Trans World Sport is 30 today. PHILIP BARKER pays tribute to the programme which gave him his first job in sports journalism.
It has become a passport to the great and good throughout the sporting world and the longest-running television programme of its kind in the world.
From the moment the opening titles rolled you’d be likely to find football, tennis, athletics and gymnastics, fighting for attention with the likes of kabbadi, sepatakraw, bodybuilding or bushkashi (a particularly brutal form of polo played in Afghanistan).
It was just the sort of intoxicating mixture that made the programme required Saturday morning viewing on Channel Four for a whole generation of young sports fans including a teenage Gabby Logan.
“Trans World Sport on Saturdays made me want to work in sports tv as much as Grandstand,” she tweeted earlier this year.
She was not alone. Many are hoping the programme will return to British screens soon.
The whole thing had been the idea of Mark McCormack, supremo of the International Management Group (IMG) and at that time arguably the most influential power broker in world sport. His influence went far beyond that. He was also the man who marketed the Pope.
A monthly itinerary circulated from IMG headquarters in Cleveland, Ohio, revealed that he rarely stayed in one city for more than two days at a time, except during the golf majors and Wimbledon fortnight.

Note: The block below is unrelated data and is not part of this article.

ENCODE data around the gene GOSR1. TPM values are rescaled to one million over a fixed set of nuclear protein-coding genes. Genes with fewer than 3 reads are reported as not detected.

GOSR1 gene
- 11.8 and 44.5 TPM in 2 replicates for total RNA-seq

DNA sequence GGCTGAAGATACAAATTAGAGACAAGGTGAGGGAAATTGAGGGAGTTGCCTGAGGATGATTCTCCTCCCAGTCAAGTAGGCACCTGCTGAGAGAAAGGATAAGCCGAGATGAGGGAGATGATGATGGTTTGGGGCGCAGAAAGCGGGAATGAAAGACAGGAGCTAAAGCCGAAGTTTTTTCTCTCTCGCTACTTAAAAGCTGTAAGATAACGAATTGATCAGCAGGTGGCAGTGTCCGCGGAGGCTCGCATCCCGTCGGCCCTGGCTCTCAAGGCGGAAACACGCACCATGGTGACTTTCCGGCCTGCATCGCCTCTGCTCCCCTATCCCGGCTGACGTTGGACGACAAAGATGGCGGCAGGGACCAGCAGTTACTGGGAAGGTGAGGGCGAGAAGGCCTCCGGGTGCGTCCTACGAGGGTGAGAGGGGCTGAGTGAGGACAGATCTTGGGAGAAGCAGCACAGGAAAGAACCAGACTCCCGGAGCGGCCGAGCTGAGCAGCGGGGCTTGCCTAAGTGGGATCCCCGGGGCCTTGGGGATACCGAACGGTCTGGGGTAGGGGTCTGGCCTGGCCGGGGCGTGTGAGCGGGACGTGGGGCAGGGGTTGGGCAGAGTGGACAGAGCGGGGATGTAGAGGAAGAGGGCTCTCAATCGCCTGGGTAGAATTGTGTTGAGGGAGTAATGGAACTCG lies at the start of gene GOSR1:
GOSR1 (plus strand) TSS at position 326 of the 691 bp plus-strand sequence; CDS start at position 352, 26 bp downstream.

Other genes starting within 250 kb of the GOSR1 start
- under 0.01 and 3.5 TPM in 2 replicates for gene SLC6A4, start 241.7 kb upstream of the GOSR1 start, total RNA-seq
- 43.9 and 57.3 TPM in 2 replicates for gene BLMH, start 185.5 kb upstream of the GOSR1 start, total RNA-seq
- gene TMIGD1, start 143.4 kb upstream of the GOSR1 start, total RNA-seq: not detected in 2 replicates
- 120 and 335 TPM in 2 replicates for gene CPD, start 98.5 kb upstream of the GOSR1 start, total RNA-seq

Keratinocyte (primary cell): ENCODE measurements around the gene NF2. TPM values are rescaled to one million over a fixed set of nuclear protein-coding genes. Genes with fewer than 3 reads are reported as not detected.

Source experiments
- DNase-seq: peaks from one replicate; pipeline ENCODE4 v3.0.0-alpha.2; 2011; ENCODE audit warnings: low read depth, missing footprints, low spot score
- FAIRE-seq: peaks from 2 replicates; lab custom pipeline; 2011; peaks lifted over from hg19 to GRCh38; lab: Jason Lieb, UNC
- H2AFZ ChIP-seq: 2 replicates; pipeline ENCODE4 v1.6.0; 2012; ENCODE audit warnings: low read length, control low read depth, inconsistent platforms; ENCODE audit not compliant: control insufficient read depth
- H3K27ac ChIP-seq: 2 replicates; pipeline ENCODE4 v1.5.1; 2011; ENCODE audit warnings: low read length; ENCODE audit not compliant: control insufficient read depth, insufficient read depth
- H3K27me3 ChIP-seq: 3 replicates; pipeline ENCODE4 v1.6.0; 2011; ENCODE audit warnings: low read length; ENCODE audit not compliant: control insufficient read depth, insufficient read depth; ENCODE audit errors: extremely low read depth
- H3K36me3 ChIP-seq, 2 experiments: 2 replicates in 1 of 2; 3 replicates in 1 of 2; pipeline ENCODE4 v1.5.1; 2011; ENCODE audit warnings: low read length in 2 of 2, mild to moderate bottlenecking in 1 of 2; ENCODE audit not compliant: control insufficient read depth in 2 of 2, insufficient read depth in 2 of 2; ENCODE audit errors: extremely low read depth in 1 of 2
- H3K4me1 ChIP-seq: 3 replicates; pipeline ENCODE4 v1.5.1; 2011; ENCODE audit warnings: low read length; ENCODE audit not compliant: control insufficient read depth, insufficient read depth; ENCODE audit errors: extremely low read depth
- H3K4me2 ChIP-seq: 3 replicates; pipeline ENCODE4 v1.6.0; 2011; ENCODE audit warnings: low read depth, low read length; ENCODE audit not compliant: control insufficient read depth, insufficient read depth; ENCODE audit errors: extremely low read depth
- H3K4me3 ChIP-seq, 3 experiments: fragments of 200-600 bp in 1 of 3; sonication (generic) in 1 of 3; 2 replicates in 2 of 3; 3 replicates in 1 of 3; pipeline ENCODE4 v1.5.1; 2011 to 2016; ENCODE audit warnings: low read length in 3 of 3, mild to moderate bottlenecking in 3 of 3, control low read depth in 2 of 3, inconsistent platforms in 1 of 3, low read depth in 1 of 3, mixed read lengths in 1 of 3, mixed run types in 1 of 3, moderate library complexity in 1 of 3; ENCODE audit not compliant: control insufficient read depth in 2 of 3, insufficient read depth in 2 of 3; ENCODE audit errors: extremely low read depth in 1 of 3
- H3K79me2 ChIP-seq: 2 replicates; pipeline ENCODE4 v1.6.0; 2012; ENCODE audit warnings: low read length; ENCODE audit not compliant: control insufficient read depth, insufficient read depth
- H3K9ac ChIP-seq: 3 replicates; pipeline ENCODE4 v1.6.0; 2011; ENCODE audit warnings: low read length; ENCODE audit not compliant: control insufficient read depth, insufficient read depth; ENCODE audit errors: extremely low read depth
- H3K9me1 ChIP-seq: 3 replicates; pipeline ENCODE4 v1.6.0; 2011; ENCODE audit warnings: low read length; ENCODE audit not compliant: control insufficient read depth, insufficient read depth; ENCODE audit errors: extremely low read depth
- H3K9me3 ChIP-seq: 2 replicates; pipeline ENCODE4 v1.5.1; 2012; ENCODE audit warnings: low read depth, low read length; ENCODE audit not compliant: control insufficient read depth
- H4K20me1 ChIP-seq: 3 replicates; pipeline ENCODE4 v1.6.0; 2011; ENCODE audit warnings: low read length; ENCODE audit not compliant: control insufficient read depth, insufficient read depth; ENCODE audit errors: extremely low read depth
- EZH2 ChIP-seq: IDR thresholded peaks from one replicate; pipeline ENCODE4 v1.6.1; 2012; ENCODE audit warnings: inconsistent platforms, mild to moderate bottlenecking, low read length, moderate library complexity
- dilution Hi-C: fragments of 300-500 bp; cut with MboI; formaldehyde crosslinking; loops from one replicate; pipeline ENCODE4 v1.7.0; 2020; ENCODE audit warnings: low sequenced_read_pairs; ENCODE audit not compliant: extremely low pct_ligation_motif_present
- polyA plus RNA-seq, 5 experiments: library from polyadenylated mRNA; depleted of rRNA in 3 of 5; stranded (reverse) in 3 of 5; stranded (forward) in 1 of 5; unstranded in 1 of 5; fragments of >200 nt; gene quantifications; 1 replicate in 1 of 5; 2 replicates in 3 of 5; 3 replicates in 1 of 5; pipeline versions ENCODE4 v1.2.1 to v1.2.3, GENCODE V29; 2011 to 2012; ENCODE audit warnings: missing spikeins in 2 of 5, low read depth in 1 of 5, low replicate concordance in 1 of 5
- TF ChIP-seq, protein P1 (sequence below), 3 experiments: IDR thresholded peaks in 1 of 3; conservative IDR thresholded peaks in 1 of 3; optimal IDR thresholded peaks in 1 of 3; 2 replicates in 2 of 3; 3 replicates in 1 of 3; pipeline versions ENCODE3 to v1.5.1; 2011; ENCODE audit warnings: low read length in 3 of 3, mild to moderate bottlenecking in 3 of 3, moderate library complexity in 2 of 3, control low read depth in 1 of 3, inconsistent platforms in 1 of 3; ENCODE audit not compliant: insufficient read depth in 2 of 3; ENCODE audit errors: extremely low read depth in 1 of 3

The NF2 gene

By 1987, his organisation had a television arm, named Trans World International and a growing portfolio of tv rights. McCormack saw “Sports Anthology” (the original working title for the programme) as ideal for the burgeoning satellite television market.
The international philosophy of the programme was established and by the following spring, a full production team had been assembled at Kew in West London. The programme name reflected its parentage. It was to be simply Trans World Sport.
In 1987 sports such as triathlon, beach volleyball and taekwondo still craved admittance to the Olympic programme. Gender equality remained a long way off. Women’s football and rugby continued to be seen by many as novelties. Even in athletics, women were not permitted to throw the hammer, run the steeplechase or even triple jump.
The German Democratic Republic, or East Germany, was the major force in the sporting world. Although some suspected that this might not have been achieved through superior technique alone, the Berlin wall kept prying eyes away from a state-sponsored doping campaign.
Into the TWS office poured tapes containing film of amongst others, swimming star Kristin Otto and skating sensation Katarina Witt. In retrospect, these were innocuous, sanitized films but at the time they were fantastically exotic, the first glimpse most of us had of life behind the Iron Curtain.
Viewers were also introduced to the Copa America. The following year it was the turn of the African Cup of Nations long before anyone outside those continents had deigned to cover them. The exuberance displayed was in sharp contrast to English football at the time. The Premier League did not yet exist and clubs were banned from European competition in the wake of the 1985 Heysel tragedy.